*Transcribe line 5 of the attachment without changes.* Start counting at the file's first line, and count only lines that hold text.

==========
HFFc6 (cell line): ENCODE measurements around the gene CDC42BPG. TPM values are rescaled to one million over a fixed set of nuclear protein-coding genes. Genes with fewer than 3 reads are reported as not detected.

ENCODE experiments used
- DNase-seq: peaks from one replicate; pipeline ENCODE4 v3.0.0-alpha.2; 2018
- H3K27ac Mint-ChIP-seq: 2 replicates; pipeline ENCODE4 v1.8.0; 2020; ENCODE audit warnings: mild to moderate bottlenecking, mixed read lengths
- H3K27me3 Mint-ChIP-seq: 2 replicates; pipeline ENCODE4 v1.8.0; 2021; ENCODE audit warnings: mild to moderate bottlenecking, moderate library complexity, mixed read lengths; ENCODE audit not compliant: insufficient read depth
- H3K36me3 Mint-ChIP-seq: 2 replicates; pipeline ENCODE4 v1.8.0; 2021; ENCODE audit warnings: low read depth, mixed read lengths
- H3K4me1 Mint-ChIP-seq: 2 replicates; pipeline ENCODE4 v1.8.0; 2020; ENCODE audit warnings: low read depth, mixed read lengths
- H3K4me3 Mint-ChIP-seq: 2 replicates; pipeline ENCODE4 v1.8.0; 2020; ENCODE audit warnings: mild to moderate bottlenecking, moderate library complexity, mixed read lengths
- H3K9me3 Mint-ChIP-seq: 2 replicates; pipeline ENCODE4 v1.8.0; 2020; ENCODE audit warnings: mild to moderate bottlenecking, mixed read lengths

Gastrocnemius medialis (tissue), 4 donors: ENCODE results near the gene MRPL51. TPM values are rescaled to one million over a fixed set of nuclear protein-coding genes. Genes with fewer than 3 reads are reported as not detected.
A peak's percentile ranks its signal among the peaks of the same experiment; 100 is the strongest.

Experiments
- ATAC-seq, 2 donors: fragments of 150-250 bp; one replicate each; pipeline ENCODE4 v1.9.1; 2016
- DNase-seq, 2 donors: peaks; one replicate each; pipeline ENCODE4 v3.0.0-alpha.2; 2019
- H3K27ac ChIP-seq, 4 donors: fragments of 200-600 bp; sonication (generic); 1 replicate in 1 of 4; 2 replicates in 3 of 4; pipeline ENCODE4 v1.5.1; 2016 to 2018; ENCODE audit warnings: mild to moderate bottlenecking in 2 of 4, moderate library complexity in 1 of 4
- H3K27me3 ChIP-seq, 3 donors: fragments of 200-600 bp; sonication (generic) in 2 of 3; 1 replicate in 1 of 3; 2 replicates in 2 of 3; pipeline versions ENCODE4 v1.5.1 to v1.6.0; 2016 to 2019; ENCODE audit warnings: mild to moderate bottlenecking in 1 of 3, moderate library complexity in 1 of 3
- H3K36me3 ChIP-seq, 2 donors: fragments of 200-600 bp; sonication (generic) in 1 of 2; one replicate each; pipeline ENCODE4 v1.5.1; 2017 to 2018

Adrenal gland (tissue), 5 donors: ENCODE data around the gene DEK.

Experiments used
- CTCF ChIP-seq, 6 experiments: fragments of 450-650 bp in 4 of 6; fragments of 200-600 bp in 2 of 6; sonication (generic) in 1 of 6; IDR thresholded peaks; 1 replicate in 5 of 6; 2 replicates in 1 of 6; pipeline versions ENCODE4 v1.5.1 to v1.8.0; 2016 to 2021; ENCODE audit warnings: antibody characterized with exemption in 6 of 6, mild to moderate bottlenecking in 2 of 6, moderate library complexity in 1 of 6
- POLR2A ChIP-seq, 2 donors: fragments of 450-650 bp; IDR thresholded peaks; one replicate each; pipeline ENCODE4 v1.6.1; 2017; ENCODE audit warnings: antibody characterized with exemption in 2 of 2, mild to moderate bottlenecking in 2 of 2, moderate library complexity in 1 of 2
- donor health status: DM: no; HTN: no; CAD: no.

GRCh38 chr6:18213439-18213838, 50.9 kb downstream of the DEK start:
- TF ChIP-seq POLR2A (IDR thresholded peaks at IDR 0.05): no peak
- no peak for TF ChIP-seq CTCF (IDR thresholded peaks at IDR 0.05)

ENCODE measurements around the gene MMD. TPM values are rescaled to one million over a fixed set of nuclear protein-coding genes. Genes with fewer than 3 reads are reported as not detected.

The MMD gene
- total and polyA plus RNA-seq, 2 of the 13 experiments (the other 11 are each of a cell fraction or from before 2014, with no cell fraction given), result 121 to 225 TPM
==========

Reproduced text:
- H3K27me3 Mint-ChIP-seq: 2 replicates; pipeline ENCODE4 v1.8.0; 2021; ENCODE audit warnings: mild to moderate bottlenecking, moderate library complexity, mixed read lengths; ENCODE audit not compliant: insufficient read depth